Like parents, like daughter: for Royslands, coaching is in the blood

Kelly Roysland played in the Final Four; seven years later, she's an assistant coach for her alma mater.

Like parents, like daughter: for Royslands, coaching is in the blood

Mark Vancleave

Jesse Mandell-McClinton

Every time Kelly Roysland takes her seat on the Minnesota sideline, sheâÄôs following in her parentsâÄô footsteps.

Roysland, who helped take the Gophers to the Final Four as a player just seven years ago, is in her first year as an assistant coach at her alma mater. SheâÄôs also continuing a family coaching tradition that stretches back more than three decades.

Her parents, Mike and Kim Roysland, have been coaching for more than 60 years combined and were both inducted into Bemidji StateâÄôs athletic hall of fame in 2008. Mike is currently the head womenâÄôs basketball coach at the University of Minnesota, Crookston.

âÄúI grew up in a coaching family, and it kind of seemed like a natural fit,âÄù Kelly said.

As a player under current head coach Pam Borton from 2003-2007, Kelly finished her career as the GophersâÄô 12th all-time leading scorer with 1,074 points. During her freshman season, she scored in all five games of the programâÄôs Final Four run, and by her senior year she was a team captain and was selected third team All-Big Ten.

Kelly had considered coaching, but after graduation, the question was: Where?

It didnâÄôt take her long to find an answer.

In June 2008, Kelly was hired as an assistant at North Dakota State University. While she was at the program, NDSU went 32-26 overall, including a 23-13 conference record. She worked with the Bison for the 2008-09 and 2009-10 seasons, but knew that she eventually wanted to return to the Gophers.

âÄúIn the coaching profession, anytime that you can go back to someplace that has meant so much for you âÄî where you spent a significant amount of time âÄî I think a lot of people would jump at that opportunity,âÄù Kelly said.

Word of her skills as a coach spread, and in October she received a call from coach Borton inviting her to join MinnesotaâÄôs staff.

âÄúItâÄôs been a very easy adjustment,âÄù Borton said of KellyâÄôs first year in the program. âÄúThereâÄôs been no teaching or a big learning curve.âÄù

Borton is encouraged by KellyâÄôs understanding of the program, her winning ways at NDSU and her familyâÄôs knack for coaching.

Incidentally, Kelly has matched coaching wits with her father twice in exhibition games. SheâÄôs quick to point out that her team won both games, however Kelly and her father make it clear that both experiences were more fun than anything else.

âÄúItâÄôs really kind of a win-win situation,âÄù Mike said about the exhibitions. âÄúIâÄôm used to it because I coached for a long time against my wife. Fifteen years, I had to go head-to-head against her.âÄù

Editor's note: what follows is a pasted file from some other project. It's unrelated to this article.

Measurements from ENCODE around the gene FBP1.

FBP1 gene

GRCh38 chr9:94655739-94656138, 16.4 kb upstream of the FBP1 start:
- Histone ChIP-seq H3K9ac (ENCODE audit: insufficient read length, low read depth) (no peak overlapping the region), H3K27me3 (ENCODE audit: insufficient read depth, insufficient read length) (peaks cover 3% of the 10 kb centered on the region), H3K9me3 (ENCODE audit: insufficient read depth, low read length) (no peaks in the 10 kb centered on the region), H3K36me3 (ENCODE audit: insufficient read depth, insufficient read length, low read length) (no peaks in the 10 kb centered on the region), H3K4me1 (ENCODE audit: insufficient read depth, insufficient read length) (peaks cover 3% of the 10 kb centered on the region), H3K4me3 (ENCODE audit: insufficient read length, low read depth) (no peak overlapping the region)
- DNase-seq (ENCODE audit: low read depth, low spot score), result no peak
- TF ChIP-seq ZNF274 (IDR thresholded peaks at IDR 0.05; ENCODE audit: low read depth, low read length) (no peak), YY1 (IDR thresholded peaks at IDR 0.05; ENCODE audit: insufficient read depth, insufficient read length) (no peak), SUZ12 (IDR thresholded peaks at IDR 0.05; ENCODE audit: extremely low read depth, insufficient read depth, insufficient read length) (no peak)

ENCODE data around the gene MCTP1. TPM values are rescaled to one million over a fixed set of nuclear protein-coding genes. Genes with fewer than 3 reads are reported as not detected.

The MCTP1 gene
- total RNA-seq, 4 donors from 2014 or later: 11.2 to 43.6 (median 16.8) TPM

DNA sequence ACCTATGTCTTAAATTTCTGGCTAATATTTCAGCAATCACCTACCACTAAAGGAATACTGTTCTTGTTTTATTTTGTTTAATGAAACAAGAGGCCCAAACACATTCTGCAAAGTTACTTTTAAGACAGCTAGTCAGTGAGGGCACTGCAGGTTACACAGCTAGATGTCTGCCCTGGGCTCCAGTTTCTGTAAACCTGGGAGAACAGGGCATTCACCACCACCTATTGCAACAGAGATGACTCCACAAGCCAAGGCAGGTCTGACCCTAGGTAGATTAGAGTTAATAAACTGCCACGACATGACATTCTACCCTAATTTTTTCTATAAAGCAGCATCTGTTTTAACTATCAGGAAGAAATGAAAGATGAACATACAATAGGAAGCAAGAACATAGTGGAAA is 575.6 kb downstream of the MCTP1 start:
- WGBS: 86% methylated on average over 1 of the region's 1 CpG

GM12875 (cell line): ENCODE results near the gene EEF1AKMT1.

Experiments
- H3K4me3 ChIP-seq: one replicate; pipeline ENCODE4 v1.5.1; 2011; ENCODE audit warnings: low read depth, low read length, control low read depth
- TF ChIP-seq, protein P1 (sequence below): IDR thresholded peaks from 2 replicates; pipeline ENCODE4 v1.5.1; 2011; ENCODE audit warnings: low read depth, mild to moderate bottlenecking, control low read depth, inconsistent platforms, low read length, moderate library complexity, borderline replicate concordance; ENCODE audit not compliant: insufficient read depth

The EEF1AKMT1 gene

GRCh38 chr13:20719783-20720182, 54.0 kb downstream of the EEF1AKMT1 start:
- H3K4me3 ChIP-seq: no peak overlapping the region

Make no mistake; the Royslands are competitive. Mike somewhat begrudgingly admits that âÄú[KellyâÄôs] got the upper handâÄù on him right now, even though he was never sure she would end up inheriting the family business.

âÄúI basically did not know that she was going to follow in those footsteps until she got done [playing at Minnesota],âÄù he said.

Regardless, KellyâÄôs foray into coaching seems to fit. Senior guard China Antoine said that KellyâÄôs youth and recent experience as a Gophers player helps her relate to players.

âÄúItâÄôs always good to have people that have gone through the system,âÄù Antoine said. âÄúFrom the second she got here sheâÄôs been very personable and has helped us out with everything that she can.âÄù

KellyâÄôs responsibilities with the womenâÄôs team involve developing the guards and perimeter players, scouting opponents and recruiting.

KellyâÄôs said sheâÄôs comfortable overseeing and organizing many of the teamâÄôs recruiting efforts, a role she views as advantageous thanks to her Minnesotan roots. She can talk with potential players about what it means to play for Minnesota and under Borton, and how it can be beneficial to stay in-state.

Kelly said some of the players sheâÄôs recruited actually followed her college playing career. âÄúIâÄôm kind of on the same wavelength as them,âÄù Kelly said of her in-state recruiting efforts. âÄúWe love to keep Minnesota kids here.âÄù

While this is probably the first of many years coaching with the Gophers, thereâÄôs always the next step to think about âÄî head coaching.

âÄúNow that IâÄôve been an assistant for almost three years, I think it would be fun at some point to have the opportunity to run your own program,âÄù Kelly said.

With her family coaching history and the experience sheâÄôs gained an assistant, Borton said she thinks a program of her own is well within KellyâÄôs grasp.

âÄúI think she knows the game extremely well, I think sheâÄôs a great teacher,âÄù Borton said. âÄúThereâÄôs no doubt that sheâÄôd make a great head coach someday.âÄù